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Biomolecules. 2019 Nov 21;9(12). pii: E765. doi: 10.3390/biom9120765.

The Plasma Factor XIII Heterotetrameric Complex Structure: Unexpected Unequal Pairing within a Symmetric Complex.

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Institute of Experimental Hematology and Transfusion medicine, University Hospital of Bonn, Sigmund-Freud Street 25, 53127 Bonn, Germany.
CovalX, Sch├╝tzengasse 2, CH-8001 Z├╝rich, Switzerland.
German Center for Neurodegenerative Diseases (DZNE), Sigmund-Freud-Str. 27, 53127 Bonn, Germany.
Univ. Grenoble Alpes, CEA, CNRS, IBS, F-38000 Grenoble, France.
Department of Pathology and Laboratory Medicine and UNC Blood Research Center, University of North Carolina at Chapel Hill, 8018A Mary Ellen Jones Building, Chapel Hill, NC 27599-7035, USA.
Pharmaceutical Biochemistry and Bioanalytics, Pharmaceutical Institute, University of Bonn, An der Immenburg 4, 53121 Bonn, Germany.


Factor XIII (FXIII) is a predominant determinant of clot stability, strength, and composition. Plasma FXIII circulates as a pro-transglutaminase with two catalytic A subunits and two carrier-protective B subunits in a heterotetramer (FXIII-A2B2). FXIII-A2 and -B2 subunits are synthesized separately and then assembled in plasma. Following proteolytic activation by thrombin and calcium-mediated dissociation of the B subunits, activated FXIII (FXIIIa) covalently cross links fibrin, promoting clot stability. The zymogen and active states of the FXIII-A subunits have been structurally characterized; however, the structure of FXIII-B subunits and the FXIII-A2B2 complex have remained elusive. Using integrative hybrid approaches including atomic force microscopy, cross-linking mass spectrometry, and computational approaches, we have constructed the first all-atom model of the FXIII-A2B2 complex. We also used molecular dynamics simulations in combination with isothermal titration calorimetry to characterize FXIII-A2B2 assembly, activation, and dissociation. Our data reveal unequal pairing of individual subunit monomers in an otherwise symmetric complex, and suggest this unusual structure is critical for both assembly and activation of this complex. Our findings enhance understanding of mechanisms associating FXIII-A2B2 mutations with disease and have important implications for the rational design of molecules to alter FXIII assembly or activity to reduce bleeding and thrombotic complications.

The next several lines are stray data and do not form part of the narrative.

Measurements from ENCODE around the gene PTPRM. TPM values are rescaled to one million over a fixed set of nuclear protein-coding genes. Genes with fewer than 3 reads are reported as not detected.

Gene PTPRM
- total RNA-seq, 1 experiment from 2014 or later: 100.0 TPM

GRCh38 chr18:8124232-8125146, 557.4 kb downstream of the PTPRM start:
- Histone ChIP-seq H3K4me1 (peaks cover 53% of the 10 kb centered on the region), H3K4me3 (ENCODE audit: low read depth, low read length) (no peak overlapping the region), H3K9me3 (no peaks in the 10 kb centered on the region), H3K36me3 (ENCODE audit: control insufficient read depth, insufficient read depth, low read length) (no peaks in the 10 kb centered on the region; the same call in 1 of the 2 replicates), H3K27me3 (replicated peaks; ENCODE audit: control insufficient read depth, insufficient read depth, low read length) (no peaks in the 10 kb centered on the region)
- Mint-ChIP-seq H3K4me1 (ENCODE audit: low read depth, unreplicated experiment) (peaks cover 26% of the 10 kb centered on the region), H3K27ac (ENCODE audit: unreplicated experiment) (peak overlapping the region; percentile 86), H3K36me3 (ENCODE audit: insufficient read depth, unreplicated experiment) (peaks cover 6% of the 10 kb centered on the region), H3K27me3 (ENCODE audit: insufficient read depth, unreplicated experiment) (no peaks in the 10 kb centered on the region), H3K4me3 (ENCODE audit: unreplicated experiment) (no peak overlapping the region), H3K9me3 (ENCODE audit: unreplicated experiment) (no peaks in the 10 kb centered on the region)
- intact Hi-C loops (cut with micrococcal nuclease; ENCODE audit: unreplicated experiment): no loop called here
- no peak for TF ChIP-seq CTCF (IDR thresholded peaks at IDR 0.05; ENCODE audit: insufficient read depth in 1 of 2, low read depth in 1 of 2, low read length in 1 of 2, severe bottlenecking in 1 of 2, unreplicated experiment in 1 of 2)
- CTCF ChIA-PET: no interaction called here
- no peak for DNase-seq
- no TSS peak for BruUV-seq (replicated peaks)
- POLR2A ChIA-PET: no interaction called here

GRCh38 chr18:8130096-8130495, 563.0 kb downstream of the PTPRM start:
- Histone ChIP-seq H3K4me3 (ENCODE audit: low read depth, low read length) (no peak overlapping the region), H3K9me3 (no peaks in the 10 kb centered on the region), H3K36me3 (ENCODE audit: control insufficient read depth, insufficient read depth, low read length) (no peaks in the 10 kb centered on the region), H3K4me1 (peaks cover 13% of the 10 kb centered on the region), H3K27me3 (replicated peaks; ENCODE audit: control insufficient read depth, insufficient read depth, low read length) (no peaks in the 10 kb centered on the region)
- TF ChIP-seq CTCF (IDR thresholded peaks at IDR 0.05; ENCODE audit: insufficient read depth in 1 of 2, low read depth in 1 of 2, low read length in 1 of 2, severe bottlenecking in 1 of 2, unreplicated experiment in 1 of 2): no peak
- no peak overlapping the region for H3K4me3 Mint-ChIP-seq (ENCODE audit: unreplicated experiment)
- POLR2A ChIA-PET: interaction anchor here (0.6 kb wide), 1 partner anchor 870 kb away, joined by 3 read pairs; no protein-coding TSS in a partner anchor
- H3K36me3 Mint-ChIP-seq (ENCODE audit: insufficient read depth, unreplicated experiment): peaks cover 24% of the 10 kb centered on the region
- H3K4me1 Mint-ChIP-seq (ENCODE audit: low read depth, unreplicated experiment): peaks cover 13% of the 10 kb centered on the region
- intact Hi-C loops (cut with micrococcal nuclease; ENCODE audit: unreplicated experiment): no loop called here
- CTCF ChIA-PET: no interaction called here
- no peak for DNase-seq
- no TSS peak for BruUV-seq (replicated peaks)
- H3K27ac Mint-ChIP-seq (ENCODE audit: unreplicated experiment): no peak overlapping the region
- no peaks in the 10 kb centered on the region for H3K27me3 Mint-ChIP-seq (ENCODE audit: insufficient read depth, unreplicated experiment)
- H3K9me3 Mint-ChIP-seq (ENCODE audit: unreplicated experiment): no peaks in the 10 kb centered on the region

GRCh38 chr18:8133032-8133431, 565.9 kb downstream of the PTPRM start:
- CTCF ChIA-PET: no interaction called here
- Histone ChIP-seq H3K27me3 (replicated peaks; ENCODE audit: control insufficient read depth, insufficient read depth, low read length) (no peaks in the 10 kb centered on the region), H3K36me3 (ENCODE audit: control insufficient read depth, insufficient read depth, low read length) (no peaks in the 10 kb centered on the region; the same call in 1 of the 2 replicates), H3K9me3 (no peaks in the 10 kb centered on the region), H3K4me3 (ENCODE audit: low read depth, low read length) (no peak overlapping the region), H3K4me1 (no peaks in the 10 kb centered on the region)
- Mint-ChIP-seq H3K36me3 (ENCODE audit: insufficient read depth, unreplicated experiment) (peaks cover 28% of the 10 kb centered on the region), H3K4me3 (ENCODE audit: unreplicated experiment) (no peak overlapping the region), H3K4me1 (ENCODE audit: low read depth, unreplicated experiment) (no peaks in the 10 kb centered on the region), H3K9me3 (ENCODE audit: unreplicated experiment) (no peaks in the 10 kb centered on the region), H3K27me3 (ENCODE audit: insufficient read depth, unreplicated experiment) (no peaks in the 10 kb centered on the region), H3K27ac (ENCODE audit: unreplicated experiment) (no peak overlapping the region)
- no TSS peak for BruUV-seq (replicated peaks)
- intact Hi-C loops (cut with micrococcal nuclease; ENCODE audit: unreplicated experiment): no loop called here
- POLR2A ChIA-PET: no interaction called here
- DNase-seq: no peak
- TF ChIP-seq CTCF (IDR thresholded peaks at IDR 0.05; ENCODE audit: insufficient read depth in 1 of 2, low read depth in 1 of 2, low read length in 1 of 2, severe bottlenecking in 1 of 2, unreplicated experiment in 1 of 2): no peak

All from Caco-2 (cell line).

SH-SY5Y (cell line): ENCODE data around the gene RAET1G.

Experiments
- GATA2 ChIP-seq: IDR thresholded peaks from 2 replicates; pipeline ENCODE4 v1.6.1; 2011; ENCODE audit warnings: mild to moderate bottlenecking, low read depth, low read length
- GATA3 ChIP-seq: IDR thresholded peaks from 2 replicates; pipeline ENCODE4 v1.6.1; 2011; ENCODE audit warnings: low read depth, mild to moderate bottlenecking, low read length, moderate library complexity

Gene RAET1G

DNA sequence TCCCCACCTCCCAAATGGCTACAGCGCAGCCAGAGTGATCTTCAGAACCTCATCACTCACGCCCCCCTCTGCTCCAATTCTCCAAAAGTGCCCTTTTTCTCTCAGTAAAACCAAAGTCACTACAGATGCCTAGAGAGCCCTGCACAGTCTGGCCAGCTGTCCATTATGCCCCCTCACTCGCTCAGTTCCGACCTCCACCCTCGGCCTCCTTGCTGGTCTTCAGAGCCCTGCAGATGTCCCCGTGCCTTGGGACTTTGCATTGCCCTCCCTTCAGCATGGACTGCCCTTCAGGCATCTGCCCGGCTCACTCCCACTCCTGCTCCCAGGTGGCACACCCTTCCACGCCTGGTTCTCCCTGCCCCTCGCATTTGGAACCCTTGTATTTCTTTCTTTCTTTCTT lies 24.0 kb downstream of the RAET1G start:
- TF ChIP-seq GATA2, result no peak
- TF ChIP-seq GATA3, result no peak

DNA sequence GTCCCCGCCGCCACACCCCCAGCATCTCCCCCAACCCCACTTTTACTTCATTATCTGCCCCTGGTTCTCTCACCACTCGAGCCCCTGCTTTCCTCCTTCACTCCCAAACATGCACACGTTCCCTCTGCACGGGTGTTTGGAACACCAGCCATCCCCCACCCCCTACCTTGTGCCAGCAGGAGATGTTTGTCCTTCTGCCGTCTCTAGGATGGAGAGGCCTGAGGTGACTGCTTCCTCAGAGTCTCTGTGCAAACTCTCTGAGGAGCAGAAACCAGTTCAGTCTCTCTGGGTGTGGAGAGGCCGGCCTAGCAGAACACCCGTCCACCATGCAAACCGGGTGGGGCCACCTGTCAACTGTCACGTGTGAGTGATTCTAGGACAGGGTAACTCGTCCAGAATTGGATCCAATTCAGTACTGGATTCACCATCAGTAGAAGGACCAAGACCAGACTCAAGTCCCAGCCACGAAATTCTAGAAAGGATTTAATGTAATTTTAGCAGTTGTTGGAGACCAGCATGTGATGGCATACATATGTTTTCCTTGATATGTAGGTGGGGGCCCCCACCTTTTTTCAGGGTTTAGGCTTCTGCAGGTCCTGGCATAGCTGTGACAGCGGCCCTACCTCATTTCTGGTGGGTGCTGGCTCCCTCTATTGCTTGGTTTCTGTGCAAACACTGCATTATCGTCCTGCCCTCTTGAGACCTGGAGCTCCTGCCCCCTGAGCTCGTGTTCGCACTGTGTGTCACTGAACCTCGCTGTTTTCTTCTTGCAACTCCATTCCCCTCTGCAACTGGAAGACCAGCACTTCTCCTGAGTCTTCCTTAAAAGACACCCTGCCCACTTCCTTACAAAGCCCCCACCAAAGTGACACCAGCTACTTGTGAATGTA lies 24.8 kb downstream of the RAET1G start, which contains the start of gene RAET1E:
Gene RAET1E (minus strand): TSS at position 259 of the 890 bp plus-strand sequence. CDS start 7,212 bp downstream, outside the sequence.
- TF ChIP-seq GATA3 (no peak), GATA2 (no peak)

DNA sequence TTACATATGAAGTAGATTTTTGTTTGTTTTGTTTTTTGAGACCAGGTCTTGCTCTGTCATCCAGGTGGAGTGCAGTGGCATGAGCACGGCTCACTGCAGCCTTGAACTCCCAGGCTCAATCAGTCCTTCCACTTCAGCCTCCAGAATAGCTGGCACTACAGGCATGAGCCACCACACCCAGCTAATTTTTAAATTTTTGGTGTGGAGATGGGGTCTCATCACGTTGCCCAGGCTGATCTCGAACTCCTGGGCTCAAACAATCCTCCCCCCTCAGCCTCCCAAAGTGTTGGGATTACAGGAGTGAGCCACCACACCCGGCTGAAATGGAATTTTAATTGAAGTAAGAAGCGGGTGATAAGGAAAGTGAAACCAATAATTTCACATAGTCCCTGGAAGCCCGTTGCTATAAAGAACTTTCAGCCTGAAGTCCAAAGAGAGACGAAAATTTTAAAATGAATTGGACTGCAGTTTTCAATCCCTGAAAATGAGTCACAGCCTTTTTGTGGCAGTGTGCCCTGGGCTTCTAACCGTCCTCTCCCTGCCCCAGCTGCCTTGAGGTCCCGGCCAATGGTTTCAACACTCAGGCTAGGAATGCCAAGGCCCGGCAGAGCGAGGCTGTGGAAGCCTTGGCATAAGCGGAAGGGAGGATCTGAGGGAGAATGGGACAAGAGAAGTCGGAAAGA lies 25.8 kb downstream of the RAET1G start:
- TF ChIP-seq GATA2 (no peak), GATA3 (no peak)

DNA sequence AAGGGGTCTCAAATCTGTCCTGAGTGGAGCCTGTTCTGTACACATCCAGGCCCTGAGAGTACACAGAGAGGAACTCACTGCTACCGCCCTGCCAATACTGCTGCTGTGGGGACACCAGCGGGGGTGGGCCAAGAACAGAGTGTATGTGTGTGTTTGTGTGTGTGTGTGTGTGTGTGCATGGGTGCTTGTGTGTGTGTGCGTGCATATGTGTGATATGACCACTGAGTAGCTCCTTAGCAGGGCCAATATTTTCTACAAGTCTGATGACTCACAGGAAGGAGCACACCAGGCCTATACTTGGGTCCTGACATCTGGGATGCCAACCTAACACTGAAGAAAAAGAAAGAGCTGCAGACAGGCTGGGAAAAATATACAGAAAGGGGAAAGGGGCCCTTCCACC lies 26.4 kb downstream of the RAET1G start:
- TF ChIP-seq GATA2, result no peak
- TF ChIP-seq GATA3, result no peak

HADDOCK flexible docking; atomic force microscopy; coagulation factor XIII complex; cross-linking mass spectrometry; isothermal titration calorimetry; molecular dynamics simulation; threaded modeling

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